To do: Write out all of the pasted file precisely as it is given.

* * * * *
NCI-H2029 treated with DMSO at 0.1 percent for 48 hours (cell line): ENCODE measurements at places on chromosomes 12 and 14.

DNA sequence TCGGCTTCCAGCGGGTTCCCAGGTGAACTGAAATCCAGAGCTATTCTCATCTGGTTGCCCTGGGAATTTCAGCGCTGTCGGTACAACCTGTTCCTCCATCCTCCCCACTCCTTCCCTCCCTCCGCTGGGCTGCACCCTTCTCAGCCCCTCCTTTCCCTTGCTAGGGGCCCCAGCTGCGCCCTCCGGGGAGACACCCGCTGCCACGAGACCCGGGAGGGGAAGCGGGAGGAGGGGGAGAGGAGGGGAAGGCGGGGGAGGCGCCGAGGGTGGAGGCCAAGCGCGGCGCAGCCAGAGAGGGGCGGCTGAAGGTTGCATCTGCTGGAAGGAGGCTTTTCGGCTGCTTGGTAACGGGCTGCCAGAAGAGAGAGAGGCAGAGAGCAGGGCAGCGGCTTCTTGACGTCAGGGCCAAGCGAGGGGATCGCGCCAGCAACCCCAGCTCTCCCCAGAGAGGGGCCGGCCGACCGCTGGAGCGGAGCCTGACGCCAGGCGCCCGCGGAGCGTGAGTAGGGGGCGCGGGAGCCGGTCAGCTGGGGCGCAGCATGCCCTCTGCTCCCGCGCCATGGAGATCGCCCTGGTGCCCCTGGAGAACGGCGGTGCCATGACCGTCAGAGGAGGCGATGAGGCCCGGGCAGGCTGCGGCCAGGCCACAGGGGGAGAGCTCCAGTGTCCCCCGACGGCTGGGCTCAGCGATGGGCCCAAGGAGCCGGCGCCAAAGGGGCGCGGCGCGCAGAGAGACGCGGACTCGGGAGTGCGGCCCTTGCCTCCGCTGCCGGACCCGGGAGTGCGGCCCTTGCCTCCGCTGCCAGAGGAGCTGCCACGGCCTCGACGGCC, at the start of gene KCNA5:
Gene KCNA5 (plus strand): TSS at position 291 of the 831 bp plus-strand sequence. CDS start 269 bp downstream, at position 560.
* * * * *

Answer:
NCI-H2029 treated with DMSO at 0.1 percent for 48 hours (cell line): ENCODE measurements at places on chromosomes 12 and 14.

DNA sequence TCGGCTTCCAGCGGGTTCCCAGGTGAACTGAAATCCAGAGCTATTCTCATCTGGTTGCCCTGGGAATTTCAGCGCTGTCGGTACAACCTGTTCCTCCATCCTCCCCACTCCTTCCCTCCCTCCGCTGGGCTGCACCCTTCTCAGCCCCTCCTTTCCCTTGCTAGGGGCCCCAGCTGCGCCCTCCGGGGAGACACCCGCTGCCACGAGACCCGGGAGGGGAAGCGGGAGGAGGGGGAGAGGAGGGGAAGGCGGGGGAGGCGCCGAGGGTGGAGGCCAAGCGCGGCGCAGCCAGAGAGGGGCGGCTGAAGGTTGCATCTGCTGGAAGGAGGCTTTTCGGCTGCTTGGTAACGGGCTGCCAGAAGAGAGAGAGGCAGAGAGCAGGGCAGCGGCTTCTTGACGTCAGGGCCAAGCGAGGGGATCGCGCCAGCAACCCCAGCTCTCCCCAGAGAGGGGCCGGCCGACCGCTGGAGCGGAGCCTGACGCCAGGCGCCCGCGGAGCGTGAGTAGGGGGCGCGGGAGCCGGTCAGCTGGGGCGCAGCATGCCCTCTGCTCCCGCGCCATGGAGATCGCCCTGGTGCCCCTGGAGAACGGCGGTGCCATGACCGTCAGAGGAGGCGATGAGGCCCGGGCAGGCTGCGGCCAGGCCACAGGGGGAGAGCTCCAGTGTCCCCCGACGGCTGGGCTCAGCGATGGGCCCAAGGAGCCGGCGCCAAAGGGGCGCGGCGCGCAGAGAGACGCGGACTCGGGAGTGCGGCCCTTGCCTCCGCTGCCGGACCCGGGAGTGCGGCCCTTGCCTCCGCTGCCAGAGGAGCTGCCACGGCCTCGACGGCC, at the start of gene KCNA5:
Gene KCNA5 (plus strand): TSS at position 291 of the 831 bp plus-strand sequence. CDS start 269 bp downstream, at position 560.